There are 254 ethnic groups spread across the land of Papua, and each of them has its culture and uniqueness. The Biak people or the Biak tribe is one of the large ethnic groups that have a historical background of extensive cultural contact with other ethnic groups both in Papua and outside Papua. Until now, their cultural traditions have survived, one of which is wor dance.
Wor dance is a traditional dance from West Papua originating one of wor cultures of the Biak tribe. This dance has been around since the time of the Biak people’s ancestors and is still preserved today. It is usually performed during traditional rituals by male dancers as a tribute to the ancestors.
The Glimpse of History of Wor Dance
In the past, Wor dances and songs from the Biak tribe were part of the life of the Biak people. They will dance to Wor while gardening, fishing, or chatting with neighbors. The brave sailors and fishermen also sang Wor in the middle of the sea to keep the sea calm or get the fish catch as expected.
Wor dance symbolizes the valor and heroism of the Papuan people. The dance is generally held when the leader of the clan is ordered to fight. Accompanied by movements and songs of worship and is only accompanied by the tifa musical instrument, Wor dance was able to inflame the spirit of war.
Referring to aspects of cultural anthropology in the land of Papua and the development of traditional dance in Southeast Asia, this traditional dance from West Papua leads to prehistoric performance arts. As a form of the dignity of the Biak tribe as well as respecting the ancestors, Papuan people are still preserving Wor dance.
This is proof that the development of arts and society is not mutually exclusive, instead mutually sustainable. They strongly believe that the culture since ancestors’ time has to be passed on, so the next generation will reminisce various waves of trouble, distress, and unrest their ancestors faced to create the dance culture.
Wor dance performed to a spiritual vibe in the face of war. However, the modern era has come, and the war between tribes in West Papua is also strictly prohibited by the government. Now, this dance only becomes a dance for entertainment or welcoming guests.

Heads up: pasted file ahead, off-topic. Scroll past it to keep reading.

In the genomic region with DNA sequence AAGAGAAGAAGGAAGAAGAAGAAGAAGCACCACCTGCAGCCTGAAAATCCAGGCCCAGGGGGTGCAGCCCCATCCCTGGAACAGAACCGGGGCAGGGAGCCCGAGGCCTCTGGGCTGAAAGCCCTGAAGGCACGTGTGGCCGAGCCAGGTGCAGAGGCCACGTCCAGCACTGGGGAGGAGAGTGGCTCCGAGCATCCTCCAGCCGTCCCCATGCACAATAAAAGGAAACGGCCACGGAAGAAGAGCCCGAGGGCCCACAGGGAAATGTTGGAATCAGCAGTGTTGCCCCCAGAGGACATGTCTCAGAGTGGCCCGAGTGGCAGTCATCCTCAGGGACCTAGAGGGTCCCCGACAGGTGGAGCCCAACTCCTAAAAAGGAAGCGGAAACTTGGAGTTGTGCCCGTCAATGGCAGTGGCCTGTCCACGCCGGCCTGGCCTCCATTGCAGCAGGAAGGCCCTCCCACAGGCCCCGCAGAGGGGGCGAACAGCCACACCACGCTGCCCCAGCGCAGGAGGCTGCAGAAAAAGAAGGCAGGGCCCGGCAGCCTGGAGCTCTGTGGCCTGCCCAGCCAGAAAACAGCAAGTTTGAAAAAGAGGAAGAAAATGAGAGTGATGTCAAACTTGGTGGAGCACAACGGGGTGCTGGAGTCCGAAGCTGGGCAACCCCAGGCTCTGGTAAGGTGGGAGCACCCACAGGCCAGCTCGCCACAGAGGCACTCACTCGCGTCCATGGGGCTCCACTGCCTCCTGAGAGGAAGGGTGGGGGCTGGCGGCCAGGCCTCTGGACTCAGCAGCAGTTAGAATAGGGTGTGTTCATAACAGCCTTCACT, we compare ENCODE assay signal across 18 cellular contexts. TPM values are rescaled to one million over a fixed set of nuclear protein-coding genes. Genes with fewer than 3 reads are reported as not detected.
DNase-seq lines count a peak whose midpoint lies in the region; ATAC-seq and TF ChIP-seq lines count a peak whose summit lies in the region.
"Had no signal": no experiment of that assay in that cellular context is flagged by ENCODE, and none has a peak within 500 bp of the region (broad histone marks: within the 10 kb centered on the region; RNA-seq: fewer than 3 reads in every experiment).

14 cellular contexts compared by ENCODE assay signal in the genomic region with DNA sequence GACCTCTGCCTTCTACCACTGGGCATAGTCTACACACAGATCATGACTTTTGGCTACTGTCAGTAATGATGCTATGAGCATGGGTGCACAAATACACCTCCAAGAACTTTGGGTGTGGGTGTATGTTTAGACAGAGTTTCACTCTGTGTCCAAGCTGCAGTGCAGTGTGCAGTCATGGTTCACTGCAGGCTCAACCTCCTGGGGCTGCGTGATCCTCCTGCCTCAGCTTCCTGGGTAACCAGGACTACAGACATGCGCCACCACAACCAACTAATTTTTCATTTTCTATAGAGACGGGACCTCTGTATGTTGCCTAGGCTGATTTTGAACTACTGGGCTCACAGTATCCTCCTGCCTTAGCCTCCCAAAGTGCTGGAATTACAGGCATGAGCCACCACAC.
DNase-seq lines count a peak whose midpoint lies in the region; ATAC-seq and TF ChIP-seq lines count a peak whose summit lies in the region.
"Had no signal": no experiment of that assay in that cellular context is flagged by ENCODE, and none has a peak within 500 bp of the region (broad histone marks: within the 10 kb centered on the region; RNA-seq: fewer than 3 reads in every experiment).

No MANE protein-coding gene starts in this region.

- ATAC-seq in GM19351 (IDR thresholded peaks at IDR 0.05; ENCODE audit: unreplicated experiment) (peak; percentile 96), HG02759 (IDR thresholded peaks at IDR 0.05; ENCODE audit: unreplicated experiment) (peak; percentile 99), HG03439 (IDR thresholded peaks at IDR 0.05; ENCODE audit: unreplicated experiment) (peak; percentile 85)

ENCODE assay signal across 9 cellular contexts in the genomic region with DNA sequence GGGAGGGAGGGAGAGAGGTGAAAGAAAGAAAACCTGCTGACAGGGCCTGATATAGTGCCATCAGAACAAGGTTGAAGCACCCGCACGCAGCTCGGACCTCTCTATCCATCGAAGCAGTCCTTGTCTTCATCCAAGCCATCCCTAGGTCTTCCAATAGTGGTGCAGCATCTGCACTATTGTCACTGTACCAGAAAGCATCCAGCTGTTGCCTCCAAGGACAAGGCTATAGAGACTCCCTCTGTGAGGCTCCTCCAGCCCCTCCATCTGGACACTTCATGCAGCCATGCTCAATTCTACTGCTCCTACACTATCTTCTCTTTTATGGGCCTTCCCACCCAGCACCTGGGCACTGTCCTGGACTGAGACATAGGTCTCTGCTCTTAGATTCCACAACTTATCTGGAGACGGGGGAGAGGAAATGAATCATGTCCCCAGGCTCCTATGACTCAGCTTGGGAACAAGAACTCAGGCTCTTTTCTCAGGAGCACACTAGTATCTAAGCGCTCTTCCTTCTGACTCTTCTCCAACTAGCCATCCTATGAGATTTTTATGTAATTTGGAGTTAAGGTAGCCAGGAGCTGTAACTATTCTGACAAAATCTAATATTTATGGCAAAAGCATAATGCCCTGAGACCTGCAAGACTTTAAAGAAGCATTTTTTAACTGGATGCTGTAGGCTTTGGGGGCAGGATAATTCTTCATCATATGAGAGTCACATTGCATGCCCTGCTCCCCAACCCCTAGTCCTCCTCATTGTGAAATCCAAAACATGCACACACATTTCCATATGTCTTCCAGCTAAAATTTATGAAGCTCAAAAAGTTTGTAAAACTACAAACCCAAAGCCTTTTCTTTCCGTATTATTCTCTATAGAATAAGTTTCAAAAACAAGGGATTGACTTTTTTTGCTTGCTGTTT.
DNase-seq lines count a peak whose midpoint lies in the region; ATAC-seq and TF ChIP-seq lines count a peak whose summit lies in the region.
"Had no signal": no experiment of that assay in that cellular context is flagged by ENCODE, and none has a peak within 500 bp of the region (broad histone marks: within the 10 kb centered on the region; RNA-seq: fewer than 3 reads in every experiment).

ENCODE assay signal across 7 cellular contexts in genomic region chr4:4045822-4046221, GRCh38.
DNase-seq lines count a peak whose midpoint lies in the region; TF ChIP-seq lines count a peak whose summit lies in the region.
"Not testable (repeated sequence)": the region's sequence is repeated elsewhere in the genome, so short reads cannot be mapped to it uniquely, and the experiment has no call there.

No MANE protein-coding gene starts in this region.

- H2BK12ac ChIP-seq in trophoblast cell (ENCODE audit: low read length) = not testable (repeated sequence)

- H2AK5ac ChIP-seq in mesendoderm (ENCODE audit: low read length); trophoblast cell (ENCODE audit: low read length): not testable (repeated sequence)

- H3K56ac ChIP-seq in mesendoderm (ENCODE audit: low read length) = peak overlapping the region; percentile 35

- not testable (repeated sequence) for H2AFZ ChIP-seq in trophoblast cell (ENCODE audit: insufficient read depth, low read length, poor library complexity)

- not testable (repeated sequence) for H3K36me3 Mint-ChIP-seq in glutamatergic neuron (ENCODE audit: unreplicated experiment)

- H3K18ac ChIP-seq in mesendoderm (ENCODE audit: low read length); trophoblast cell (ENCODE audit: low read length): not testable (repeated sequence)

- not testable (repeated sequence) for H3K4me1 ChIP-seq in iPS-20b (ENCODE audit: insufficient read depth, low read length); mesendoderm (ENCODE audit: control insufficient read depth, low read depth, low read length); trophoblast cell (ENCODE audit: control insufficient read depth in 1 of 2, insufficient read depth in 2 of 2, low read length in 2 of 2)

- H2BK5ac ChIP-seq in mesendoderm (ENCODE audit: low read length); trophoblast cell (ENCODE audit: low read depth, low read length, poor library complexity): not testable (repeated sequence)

Enjoying the Wor Dance
Through dance, various people with differences can be united in the same movement, in the same rhythm. This social function is borne by Wor dance that is part of traditional ceremonies in various activities, from weddings to welcoming guests, and can be performed by anyone, male or female, young or old.
Wor dance was also performed at the 2019 Wampasi Munara Biak Festival from July 1-6. This event is a priority because it is included in the Ministry of Tourism’s Calendar of Events (CoE). Through this activity, it is hoped that it can increase the number of tourist visits to Biak and West Papua.
Apart from local tourists, some foreign tourists attend the Biak Munara Wampasi Festival 2019. This means that this event is well known by tourists. The festival has entered its seventh year. It is hoped that the local government will continue to improve so that the packaging for this event will be more attractive.
Wor Dance Now
Children and mothers mingled in a line. Papuan pattern lines adorn their faces and arms. They sing and dance to Wor together to welcome guests who come from outside Biak. Tifa and shellfish flutes accompanied the children’s gestures in Mansyam Village, Biak, West Papua. Wor dance has a message for peace between ethnic groups in Biak.
Another uniqueness is the presence of typical Papuan musical instruments played by the Wor music team and dance. Apart from the Tifa, guitar, and ukulele, there are other musical instruments, such as the three-string acoustic bass made of pandanus leaf-rolled fibers—which are commonly found in the forests of coastal areas of Papua.
Also, there is the Kalabasa, a musical instrument made of dried gourds and then filled with beads or small stones. The way to play this instrument is to shake it and give a rain sound effect. The rhythms and songs of the Wor Dance, in particular, evoke the power to dance.
Biak people call it Wor Mamun, namely folk songs in the local and Indonesian Papuan language, a song to ignite the fighting spirit. The lyrics contain support and moral messages that speak about don’t getting easily frightened by opponents. Along with the performance, the fighting spirit continued to be sung throughout the world.
The popularity of Wor dance as the traditional dance from West Papua has reached several international festivals. It is no longer just the property of the Papuan Biak people. This dance has belonged to people throughout Indonesia. This dance appears to encourage all people who want to unite their steps together to build Indonesia, regardless of differences.